”I lived my best life, gave thousands of kisses, but my body was hurting. All I knew to do to let my humans know was to snarl at them, and when that didn’t do the trick, I bit one of them. That got their attention.” — Mac Steen
Having survived the holiday season with a little wrapping paper and my very favorite gift bags around the tree (it’s required they not leave the house), I’ve come back to where I was not so many days ago. SAD.
I was sad when the show “Monk” ended. I was sadder when the girl almost lost the guy in the Hallmark Christmas movie (I don’t watch those intentionally). This was more than that. Our pet, who was a dog, actually a Jackshund (combination Dachshund and Jack Russell) is no longer with us. And after 13 years of a lot of togetherness, my heart is more than sad. It is SAD.
We lose pets, and we lose people. Mac might have been “only” a dog, but he knew that to get people to understand your pain, sometimes, you have to take drastic measures. I wonder, though, how many times you and I and so many others have felt the need to “bite” to get someone’s attention when we’ve been hurting.
This article isn’t about Mac, though he certainly helped spur me to write it. This is about the way we knew Mac was tired and hurting and most likely dealing with some doggy dementia and how it translates to our human lives.
We are all living our best lives, giving thousands of kisses (or hugs and smiles), and then there comes a point when many people need a way to let others know they are hurting. It’s not so easy for most folks, which is why those who are hurting need others in their life to see the hurt, to validate their feelings of pain.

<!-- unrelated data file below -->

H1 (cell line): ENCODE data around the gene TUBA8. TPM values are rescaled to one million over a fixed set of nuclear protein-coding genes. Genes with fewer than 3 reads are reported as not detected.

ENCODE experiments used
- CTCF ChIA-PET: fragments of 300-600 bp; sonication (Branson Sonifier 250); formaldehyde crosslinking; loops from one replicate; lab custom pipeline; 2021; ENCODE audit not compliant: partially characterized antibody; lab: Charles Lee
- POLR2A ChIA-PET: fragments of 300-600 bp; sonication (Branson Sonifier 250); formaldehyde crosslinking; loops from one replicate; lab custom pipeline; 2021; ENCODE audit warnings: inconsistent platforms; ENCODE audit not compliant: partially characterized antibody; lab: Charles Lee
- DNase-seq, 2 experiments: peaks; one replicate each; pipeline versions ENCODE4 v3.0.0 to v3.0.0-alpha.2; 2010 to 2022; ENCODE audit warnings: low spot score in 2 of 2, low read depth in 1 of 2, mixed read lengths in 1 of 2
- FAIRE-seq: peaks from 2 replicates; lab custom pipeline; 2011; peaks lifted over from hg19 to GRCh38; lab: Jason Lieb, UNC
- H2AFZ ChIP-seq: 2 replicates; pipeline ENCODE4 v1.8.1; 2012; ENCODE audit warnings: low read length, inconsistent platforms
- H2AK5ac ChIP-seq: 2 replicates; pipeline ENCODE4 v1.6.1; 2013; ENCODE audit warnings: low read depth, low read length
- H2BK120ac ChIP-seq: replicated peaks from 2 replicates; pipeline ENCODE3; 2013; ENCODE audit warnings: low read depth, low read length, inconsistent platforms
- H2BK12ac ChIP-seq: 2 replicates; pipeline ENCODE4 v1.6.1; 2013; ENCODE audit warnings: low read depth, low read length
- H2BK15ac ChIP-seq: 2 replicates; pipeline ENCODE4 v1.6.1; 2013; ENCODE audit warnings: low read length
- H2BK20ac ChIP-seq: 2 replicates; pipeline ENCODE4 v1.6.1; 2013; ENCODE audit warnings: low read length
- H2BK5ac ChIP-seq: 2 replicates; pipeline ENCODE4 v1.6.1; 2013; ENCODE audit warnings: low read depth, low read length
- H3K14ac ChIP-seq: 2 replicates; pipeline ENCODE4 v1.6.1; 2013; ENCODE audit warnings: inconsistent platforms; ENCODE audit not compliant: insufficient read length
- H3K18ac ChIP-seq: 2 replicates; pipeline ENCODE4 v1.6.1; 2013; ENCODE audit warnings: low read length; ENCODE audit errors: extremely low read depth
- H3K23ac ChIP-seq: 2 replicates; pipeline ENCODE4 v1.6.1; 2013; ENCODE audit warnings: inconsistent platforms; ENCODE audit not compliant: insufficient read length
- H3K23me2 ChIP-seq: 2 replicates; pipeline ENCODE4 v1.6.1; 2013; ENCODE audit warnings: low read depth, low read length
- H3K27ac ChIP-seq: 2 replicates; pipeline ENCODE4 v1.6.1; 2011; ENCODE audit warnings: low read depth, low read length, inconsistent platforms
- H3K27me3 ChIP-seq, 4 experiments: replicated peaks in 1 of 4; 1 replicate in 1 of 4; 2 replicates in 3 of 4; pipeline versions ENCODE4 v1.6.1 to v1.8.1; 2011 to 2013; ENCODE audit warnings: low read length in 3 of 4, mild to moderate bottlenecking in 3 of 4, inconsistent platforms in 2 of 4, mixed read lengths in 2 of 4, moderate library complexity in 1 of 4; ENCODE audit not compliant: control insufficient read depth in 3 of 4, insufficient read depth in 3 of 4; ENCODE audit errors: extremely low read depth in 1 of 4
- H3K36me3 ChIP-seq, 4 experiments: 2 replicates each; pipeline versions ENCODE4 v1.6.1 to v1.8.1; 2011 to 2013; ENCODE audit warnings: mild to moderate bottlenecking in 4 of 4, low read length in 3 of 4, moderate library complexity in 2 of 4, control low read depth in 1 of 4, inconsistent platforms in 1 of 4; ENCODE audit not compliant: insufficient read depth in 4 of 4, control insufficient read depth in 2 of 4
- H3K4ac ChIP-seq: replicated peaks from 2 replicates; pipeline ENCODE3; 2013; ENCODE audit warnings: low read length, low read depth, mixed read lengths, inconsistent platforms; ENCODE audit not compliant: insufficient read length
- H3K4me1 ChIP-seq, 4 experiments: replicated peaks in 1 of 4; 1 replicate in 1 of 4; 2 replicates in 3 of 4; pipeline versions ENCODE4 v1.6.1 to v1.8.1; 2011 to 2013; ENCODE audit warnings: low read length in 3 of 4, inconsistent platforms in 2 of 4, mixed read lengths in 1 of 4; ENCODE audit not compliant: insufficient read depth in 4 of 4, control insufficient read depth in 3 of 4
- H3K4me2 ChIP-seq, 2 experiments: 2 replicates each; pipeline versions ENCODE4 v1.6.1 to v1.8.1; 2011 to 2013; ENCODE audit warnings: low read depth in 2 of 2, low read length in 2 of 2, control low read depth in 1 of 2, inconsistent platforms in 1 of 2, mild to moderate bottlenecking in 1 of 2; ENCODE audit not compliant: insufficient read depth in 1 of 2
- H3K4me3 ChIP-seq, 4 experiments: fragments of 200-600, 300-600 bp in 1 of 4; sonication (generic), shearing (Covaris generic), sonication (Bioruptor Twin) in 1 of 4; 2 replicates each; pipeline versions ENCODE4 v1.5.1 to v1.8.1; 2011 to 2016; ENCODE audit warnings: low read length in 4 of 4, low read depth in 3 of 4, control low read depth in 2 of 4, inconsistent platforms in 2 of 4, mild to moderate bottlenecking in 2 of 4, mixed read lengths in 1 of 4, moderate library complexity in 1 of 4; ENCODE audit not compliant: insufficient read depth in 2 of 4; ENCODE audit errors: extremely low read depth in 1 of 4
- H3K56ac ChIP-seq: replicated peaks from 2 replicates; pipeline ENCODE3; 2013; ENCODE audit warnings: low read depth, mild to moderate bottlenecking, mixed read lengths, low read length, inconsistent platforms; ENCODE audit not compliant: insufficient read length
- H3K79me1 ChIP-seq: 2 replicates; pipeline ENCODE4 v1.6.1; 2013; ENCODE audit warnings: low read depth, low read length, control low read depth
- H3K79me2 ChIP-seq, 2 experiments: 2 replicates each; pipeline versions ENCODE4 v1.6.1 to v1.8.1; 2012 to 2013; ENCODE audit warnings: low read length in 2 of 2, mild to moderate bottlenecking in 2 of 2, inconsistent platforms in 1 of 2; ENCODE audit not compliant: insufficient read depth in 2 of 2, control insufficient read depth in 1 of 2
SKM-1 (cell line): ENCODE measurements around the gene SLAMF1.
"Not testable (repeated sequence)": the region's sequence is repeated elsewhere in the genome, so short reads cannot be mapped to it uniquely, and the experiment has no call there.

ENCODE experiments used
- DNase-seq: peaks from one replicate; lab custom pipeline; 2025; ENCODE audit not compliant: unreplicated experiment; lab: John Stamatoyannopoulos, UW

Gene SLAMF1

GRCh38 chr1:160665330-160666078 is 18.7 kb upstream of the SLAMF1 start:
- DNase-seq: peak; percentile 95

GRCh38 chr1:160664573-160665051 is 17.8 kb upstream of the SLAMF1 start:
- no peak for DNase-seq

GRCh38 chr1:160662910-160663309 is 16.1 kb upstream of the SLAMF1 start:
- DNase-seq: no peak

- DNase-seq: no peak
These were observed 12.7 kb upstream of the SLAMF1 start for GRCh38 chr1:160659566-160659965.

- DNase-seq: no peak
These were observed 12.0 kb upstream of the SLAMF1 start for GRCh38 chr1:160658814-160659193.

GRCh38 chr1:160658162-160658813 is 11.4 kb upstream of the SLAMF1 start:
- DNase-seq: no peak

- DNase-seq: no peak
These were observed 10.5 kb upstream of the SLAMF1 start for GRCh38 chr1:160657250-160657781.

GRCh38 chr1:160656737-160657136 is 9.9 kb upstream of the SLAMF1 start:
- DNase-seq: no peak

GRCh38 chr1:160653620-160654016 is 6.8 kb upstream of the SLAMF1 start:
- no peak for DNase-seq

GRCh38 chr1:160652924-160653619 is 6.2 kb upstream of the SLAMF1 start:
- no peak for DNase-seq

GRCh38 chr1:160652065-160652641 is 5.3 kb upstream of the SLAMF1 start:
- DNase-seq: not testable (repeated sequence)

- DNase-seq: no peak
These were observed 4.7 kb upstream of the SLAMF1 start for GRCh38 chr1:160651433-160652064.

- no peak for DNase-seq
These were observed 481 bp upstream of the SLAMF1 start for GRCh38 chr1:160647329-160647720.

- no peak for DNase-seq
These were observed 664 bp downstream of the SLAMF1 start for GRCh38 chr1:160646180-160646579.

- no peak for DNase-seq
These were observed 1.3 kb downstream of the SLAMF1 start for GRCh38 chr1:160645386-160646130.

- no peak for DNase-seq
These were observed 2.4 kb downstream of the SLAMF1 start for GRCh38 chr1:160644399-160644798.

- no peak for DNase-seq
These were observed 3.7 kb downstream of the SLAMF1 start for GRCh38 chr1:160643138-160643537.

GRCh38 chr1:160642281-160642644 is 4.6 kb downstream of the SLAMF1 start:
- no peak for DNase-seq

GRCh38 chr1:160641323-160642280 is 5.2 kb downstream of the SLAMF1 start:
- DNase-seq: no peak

We humans aren’t the best at dealing with others when we discover they have a “diagnosis.” Whether it is dementia, cancer, depression, or any other number of issues or diseases, we tend to back away at a time our caring and empathy are most needed. Our fear of dealing with the uncomfortable helps no one.
If you’ve ever been in pain, physical or mental, you know how difficult it can be to tell others about it. This is a good time for us to do better on both sides of that coin.
If you are the one hurting, physically or emotionally, experts have a few suggestions (their words):
• Talk about it. One of the best ways to let people know that you are hurting is to tell them. This can be difficult, especially if you’re not used to expressing your emotions or if you’re worried about how others will react. But it’s important to remember that most people are willing to listen and offer support when they know that someone they care about is hurting.
• Write it down. If you find it difficult to express your emotions out loud, you might find it easier to write down how you’re feeling. This can be a letter, a journal entry, or even a social media post. Writing can be a therapeutic way to process your emotions and can also be a way to let others know that you’re struggling.